Recent crime news from New Hampshire highlights the dangers of posting your location via Facebook Places or status updates.
Police have arrested three men allegedly part of a burglary ring targeting Facebook users, according to NECN. They say the men targeted people when they weren’t home, based on the locations they posted on their Facebook profiles. Police recovered more than $100,000 worth of property, which they say came from 50 break-ins.
It’s not clear whether the locations came from ordinary status updates or from people checking into the newly launched Facebook Places location service. (See update below). It’s also not clear how the victims had configured their Facebook privacy settings. However, the incident does highlight the potential problem with posting your location on Places or any other location check-in service – wherever you happen to check in, it’s a safe bet that you’re not at home.
A site called Please Rob Me raised awareness of the problem of checking in publicly on services like Foursquare. Those potential problems are only magnified when it comes to Places because of the 500-million user base, which would present a juicy target for any would-be burglar.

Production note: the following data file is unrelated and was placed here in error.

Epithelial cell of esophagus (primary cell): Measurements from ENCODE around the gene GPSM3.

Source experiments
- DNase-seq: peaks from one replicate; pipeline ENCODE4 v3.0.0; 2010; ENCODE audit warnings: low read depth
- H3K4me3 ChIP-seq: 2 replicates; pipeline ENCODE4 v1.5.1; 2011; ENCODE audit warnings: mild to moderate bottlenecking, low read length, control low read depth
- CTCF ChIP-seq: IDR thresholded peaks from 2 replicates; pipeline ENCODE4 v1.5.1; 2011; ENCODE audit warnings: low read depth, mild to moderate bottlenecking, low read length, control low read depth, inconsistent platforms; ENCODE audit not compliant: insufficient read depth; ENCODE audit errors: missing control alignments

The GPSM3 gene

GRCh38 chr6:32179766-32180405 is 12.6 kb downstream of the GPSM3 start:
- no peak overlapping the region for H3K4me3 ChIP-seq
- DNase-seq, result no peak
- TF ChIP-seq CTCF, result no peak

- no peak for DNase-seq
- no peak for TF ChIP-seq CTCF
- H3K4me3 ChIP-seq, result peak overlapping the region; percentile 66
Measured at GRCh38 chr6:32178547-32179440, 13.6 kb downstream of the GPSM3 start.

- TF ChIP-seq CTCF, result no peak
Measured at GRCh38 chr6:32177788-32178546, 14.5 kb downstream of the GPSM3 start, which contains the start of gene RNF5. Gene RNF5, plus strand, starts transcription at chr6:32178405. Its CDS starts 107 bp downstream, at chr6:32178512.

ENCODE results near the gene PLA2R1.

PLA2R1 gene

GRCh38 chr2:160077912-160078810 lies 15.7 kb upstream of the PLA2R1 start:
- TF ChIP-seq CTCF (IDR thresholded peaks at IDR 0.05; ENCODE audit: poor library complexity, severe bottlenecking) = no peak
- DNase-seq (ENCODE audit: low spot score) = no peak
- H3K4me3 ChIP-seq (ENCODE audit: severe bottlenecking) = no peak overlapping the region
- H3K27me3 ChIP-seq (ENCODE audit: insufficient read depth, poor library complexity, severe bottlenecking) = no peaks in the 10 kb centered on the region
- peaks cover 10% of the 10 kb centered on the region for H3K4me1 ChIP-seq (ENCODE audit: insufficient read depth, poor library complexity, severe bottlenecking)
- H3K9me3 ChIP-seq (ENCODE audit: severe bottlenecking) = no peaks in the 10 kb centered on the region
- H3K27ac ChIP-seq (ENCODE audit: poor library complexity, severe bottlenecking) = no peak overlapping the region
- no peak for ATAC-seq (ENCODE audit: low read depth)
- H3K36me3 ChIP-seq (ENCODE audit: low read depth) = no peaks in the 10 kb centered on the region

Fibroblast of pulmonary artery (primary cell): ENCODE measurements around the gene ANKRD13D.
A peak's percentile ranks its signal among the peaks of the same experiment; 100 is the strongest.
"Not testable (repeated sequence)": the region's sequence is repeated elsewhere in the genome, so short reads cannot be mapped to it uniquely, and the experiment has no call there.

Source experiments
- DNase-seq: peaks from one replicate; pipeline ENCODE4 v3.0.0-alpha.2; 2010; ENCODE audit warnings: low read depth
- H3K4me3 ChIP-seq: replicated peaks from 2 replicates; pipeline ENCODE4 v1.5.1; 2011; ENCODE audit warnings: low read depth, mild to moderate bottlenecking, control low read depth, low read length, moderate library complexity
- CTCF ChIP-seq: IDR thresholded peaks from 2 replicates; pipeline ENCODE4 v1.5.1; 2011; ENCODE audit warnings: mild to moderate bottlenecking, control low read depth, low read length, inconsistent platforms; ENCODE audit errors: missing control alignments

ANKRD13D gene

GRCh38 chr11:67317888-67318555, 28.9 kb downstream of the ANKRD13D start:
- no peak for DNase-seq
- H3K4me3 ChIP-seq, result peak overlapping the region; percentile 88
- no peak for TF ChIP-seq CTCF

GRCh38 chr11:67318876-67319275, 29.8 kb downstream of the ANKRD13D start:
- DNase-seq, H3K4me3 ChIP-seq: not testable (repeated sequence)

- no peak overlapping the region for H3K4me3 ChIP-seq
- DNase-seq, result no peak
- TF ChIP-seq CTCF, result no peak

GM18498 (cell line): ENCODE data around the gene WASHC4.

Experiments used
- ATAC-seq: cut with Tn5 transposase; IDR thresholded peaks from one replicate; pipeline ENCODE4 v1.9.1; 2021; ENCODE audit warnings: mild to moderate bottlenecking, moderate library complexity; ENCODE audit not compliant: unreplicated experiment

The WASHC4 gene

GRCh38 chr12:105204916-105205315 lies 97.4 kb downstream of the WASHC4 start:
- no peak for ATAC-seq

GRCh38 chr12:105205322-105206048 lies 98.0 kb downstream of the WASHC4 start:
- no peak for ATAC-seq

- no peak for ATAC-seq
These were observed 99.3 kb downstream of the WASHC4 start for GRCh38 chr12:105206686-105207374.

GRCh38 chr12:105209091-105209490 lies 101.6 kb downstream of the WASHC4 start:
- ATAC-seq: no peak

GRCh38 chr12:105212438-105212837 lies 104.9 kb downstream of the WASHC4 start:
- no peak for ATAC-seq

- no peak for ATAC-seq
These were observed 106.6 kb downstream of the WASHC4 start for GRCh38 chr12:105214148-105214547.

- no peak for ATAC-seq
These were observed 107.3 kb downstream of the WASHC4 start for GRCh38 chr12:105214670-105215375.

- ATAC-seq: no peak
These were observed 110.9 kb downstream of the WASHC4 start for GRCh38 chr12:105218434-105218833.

Please do take the time to read these strategies for how to use Facebook Places safely – and pass it on to your friends and family. Personally I also try to keep my street address as private as possible as well. Although this is not wholly in my control, I would never put my home address in my Facebook profile, for example. I also refrain from publicly posting the town or neighborhood I live in.
UPDATE: A Facebook spokeswoman has been in touch to confirm that the burglaries did not involve Places in this instance. However, our advice to use caution and common sense when publishing your location on the internet is applicable, whether it’s through Places or not.
The Facebook spokeswoman said: “We’ve been in contact with the Nashua police, and they confirmed that they while they have an ongoing investigation and have already made a number of arrests, the only Facebook link was that one of those arrested had a Facebook friend who posted about leaving town in the near future (which is why they believe that home was targeted) and it had nothing to do with Facebook Places. The police confirmed that the other burglaries had nothing to do with Facebook altogether.”